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World Languages and Cultures

College of Arts and Humanities

French 201: Appreciation of French Cuisine

 
 
 
 


"Food is an art in itself, and must be understood in order to fully appreciate it—the history, the ingredients.” So begins professor of French language Dr. Michael Johnson

When I ask him about the Appreciation of French Cuisine class, new to Central this fall. The class is offered online, and students are guided through assignments by Dr. Johnson’s bearded Bitmoji. It’s an unusual online class because along with the usual reading assignments and quizzes, half the course grade is based on experiential assignments: watching an episode of Chef’s Table, making your own how-to recipe video, going to a French restaurant, or attending a food tasting in downtown Ellensburg. Students are encouraged to work together; you can submit pictures of yourself munching with classmates for extra credit.

 

Looking at the course menu I was surprised to see dishes not only from France but also from Vietnam, North Africa, and the Caribbean, lands once (some still) colonized by the French empire. Dr. Johnson explains, “I look at French cuisine from a global perspective, because in terms of influence French cuisine touched the world. Even here in America, the culinary schools teach French style and techniques.”

If you live in the city, there’s a list of suggested restaurants and bakeries that you can visit to fulfil your assignments. If you’re in Ellensburg, a town sadly deficient in terms of French eateries, you can attend two food tasting sessions at Gallery One. The first was a gastronomic voyage with dishes from the many regions of France and French-speaking lands, the second a journey through time with an array of medieval dishes. The food is meant to be experienced in detail: attendees were prompted to think about the progression of its flavors, the source of the ingredients, and the methods of preparation. The second tasting included a spice rack, where tasters could pick out the particular aromas of the spices used in the dishes and learn about the historical significance of spices in the medieval world.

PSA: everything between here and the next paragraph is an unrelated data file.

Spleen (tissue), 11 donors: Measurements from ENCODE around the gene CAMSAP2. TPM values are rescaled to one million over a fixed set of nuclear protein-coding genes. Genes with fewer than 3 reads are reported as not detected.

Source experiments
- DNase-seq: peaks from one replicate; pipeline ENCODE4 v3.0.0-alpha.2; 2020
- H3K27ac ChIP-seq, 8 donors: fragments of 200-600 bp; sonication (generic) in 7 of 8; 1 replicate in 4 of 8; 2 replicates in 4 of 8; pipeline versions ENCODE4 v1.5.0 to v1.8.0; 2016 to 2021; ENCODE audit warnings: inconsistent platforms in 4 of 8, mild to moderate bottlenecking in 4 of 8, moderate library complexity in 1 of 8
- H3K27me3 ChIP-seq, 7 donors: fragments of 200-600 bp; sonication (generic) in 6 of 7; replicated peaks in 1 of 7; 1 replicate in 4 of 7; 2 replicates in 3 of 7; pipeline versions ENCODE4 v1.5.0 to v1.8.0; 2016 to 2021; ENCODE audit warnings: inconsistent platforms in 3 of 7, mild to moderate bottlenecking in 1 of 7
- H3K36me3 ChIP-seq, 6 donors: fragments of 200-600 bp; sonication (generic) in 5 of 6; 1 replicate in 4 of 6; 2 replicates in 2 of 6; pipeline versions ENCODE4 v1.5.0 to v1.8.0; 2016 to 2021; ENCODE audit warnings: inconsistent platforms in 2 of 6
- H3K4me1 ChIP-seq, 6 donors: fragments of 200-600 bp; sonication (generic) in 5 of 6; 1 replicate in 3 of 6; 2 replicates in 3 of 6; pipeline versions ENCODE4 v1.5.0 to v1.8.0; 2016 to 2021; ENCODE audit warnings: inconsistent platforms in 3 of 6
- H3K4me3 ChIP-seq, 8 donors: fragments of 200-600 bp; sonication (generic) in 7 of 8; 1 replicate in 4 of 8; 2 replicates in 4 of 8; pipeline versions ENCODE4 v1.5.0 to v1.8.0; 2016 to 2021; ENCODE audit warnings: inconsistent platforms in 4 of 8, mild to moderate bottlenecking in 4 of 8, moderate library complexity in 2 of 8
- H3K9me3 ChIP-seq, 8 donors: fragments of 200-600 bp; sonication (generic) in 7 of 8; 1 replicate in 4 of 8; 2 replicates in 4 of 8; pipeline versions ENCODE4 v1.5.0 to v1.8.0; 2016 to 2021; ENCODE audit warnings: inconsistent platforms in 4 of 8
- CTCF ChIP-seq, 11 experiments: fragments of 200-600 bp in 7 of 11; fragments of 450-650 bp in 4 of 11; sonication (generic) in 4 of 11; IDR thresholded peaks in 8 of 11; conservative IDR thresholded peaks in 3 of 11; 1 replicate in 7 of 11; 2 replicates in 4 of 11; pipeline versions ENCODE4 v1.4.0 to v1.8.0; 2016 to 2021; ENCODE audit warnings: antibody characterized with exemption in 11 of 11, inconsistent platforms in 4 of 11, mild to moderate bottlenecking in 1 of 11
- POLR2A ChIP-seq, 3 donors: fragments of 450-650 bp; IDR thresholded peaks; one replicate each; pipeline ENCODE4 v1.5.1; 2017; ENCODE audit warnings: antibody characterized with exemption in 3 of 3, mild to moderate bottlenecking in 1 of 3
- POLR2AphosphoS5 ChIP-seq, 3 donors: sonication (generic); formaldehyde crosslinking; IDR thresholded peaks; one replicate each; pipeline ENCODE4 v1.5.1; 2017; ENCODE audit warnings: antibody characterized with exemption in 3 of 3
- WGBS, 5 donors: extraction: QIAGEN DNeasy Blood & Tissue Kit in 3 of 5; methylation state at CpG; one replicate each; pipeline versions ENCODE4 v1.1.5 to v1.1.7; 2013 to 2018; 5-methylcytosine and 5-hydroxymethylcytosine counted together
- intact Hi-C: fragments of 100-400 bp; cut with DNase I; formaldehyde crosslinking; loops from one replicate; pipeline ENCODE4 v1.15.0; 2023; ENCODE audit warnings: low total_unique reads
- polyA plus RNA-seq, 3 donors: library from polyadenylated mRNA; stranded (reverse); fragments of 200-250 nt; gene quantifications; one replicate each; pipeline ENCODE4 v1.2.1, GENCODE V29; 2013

“I’m very very excited about this class because in a previous life I was a kitchen manager,” says Dr. Johnson, “and this blends my two careers.”

 

This class is 5 credits, and counts toward the Creative Expression section of the new Gen Ed requirements or as an elective for a French degree. To learn more about the course please email worldlanguages@cwu.edu

 

Article Credit - Eva Stoumbos

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